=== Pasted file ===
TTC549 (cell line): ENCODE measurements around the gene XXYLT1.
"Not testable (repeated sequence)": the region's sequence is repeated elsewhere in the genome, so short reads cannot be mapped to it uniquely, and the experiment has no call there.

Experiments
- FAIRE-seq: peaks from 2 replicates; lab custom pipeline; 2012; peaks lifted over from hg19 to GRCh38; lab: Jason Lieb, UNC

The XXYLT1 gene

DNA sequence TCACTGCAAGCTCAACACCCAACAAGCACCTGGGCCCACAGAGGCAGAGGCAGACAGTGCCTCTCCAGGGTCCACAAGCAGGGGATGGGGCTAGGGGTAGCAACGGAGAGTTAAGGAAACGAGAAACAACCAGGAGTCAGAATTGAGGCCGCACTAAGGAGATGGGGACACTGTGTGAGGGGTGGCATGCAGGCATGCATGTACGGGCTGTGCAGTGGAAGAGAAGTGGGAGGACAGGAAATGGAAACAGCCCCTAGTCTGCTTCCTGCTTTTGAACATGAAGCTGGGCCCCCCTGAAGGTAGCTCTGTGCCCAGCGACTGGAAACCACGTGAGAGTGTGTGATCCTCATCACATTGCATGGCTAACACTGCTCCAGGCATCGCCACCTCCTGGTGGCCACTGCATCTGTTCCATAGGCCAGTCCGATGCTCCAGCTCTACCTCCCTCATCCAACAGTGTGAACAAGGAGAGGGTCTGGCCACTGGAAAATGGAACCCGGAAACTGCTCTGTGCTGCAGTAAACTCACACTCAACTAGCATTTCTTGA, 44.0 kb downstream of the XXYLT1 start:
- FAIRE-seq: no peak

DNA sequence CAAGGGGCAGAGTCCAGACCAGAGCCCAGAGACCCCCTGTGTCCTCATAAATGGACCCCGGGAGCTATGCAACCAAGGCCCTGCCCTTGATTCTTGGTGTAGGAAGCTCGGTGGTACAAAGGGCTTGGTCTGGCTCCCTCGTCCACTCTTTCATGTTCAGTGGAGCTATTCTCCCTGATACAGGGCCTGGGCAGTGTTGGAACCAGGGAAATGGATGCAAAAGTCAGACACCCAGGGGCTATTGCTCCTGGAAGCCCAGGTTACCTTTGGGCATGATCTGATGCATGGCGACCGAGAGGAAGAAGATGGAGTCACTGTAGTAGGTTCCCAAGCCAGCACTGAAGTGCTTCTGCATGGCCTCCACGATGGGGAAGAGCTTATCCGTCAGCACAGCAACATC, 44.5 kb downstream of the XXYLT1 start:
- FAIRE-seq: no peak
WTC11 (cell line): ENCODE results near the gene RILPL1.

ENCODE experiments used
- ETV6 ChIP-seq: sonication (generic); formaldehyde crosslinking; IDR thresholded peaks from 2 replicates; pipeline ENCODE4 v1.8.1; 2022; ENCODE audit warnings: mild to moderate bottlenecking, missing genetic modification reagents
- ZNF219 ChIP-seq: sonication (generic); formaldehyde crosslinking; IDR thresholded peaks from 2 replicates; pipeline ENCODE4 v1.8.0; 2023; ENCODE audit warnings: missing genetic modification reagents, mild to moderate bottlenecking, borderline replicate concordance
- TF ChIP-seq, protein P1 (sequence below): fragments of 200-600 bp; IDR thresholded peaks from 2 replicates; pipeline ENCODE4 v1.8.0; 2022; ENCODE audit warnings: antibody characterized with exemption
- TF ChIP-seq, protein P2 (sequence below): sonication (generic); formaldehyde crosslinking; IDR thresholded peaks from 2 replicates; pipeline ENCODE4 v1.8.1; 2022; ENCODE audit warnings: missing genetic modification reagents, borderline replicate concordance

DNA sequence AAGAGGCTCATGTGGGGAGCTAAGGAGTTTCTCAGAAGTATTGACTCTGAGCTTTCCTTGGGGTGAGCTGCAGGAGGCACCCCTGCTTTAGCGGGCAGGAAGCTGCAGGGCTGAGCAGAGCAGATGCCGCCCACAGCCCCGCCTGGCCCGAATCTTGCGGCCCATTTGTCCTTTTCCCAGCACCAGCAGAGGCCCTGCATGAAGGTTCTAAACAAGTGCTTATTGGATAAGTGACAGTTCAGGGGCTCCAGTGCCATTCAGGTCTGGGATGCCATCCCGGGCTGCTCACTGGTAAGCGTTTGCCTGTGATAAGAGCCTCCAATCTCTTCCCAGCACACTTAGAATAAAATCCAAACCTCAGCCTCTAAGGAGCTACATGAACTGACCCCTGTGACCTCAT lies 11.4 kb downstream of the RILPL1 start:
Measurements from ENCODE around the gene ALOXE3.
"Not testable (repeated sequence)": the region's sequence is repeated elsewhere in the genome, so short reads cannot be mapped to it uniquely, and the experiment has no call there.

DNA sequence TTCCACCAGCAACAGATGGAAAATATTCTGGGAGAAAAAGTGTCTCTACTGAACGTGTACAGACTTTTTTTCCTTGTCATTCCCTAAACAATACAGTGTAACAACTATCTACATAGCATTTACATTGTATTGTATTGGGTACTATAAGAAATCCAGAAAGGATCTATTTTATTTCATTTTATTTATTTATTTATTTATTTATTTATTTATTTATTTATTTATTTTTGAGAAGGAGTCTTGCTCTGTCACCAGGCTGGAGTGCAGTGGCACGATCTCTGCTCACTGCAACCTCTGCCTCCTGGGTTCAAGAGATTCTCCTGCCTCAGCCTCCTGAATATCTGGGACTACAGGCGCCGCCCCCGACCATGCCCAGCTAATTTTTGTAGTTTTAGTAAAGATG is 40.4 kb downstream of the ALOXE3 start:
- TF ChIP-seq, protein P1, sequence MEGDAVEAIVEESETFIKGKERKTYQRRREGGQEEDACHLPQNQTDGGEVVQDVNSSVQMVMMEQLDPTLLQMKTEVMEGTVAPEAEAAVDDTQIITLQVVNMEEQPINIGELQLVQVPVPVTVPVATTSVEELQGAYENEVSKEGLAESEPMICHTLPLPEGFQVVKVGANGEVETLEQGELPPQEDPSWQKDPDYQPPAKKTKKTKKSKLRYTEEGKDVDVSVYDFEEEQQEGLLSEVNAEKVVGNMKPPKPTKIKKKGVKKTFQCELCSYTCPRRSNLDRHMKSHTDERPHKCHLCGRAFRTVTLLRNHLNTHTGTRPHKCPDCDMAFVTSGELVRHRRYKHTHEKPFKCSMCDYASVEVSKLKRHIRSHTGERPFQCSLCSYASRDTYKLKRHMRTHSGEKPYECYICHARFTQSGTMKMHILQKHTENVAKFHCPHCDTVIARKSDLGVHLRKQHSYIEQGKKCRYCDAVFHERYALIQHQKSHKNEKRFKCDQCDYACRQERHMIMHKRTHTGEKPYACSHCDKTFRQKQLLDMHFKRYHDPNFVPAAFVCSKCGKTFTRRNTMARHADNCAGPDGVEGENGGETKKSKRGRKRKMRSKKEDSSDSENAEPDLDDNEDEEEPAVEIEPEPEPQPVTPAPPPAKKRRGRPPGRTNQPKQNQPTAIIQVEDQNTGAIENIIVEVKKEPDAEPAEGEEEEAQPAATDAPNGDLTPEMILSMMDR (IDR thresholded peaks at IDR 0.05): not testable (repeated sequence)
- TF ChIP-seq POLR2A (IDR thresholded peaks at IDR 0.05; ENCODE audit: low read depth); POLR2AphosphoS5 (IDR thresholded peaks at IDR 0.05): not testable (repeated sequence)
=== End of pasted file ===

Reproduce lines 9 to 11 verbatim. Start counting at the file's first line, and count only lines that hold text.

- FAIRE-seq: no peak
WTC11 (cell line): ENCODE results near the gene RILPL1.

ENCODE experiments used